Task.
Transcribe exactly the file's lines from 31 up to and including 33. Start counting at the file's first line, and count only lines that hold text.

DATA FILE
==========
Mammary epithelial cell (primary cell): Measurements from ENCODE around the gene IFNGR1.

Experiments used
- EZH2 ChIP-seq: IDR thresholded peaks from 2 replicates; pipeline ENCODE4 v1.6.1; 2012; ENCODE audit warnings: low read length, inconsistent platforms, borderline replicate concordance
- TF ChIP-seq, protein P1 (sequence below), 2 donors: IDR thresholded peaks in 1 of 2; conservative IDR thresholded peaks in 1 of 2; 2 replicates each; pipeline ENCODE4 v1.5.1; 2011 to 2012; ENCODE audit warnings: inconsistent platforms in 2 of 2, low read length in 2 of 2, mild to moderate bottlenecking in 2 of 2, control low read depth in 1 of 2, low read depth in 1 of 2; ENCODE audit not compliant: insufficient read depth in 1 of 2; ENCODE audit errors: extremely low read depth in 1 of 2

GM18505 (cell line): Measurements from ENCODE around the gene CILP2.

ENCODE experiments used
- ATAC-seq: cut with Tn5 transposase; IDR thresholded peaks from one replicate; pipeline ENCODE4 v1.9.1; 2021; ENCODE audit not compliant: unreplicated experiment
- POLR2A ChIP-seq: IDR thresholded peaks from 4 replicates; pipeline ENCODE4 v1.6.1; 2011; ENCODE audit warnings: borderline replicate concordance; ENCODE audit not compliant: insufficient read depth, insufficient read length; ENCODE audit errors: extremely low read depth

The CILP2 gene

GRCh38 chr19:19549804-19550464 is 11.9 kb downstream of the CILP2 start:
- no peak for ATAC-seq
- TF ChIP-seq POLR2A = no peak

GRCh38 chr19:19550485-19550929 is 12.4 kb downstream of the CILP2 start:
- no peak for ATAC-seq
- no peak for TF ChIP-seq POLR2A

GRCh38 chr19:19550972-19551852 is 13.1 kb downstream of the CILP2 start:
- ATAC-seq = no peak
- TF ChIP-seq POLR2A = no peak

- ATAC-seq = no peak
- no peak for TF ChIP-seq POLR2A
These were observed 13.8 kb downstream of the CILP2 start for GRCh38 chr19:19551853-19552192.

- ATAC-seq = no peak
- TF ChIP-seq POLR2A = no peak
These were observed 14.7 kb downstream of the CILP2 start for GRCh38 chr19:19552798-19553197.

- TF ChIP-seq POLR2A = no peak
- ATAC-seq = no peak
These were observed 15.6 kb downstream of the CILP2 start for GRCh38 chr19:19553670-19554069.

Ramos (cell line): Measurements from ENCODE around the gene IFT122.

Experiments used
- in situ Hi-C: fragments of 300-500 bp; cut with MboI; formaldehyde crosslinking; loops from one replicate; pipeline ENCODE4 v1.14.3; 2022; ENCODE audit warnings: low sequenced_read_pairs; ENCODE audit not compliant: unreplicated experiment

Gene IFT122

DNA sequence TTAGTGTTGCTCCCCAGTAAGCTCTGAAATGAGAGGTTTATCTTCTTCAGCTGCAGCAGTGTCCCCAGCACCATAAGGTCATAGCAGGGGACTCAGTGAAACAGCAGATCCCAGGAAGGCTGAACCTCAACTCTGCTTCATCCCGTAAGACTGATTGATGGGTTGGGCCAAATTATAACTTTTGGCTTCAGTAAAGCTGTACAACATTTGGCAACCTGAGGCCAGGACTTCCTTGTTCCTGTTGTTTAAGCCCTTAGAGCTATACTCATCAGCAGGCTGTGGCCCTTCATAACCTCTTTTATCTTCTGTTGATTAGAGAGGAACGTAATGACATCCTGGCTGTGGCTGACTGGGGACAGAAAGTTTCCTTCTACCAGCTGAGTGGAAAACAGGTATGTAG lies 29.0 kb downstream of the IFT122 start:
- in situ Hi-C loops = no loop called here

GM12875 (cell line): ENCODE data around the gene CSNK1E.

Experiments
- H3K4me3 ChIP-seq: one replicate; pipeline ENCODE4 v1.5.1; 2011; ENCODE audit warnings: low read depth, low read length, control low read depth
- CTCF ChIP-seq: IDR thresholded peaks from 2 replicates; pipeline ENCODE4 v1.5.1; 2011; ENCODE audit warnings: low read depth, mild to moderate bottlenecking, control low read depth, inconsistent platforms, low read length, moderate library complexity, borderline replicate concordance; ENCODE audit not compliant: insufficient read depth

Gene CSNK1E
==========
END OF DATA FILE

Gene IFT122

DNA sequence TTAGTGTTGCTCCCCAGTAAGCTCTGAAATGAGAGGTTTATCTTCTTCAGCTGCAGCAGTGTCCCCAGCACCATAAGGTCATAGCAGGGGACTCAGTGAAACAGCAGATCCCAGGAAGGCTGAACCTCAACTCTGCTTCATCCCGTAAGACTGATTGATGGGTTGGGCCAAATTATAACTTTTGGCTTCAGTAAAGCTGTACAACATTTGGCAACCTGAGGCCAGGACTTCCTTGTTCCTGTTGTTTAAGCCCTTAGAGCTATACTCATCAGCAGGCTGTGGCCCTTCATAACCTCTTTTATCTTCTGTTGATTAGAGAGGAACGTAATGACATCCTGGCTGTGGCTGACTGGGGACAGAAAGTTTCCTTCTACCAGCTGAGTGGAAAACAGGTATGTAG lies 29.0 kb downstream of the IFT122 start:
- in situ Hi-C loops = no loop called here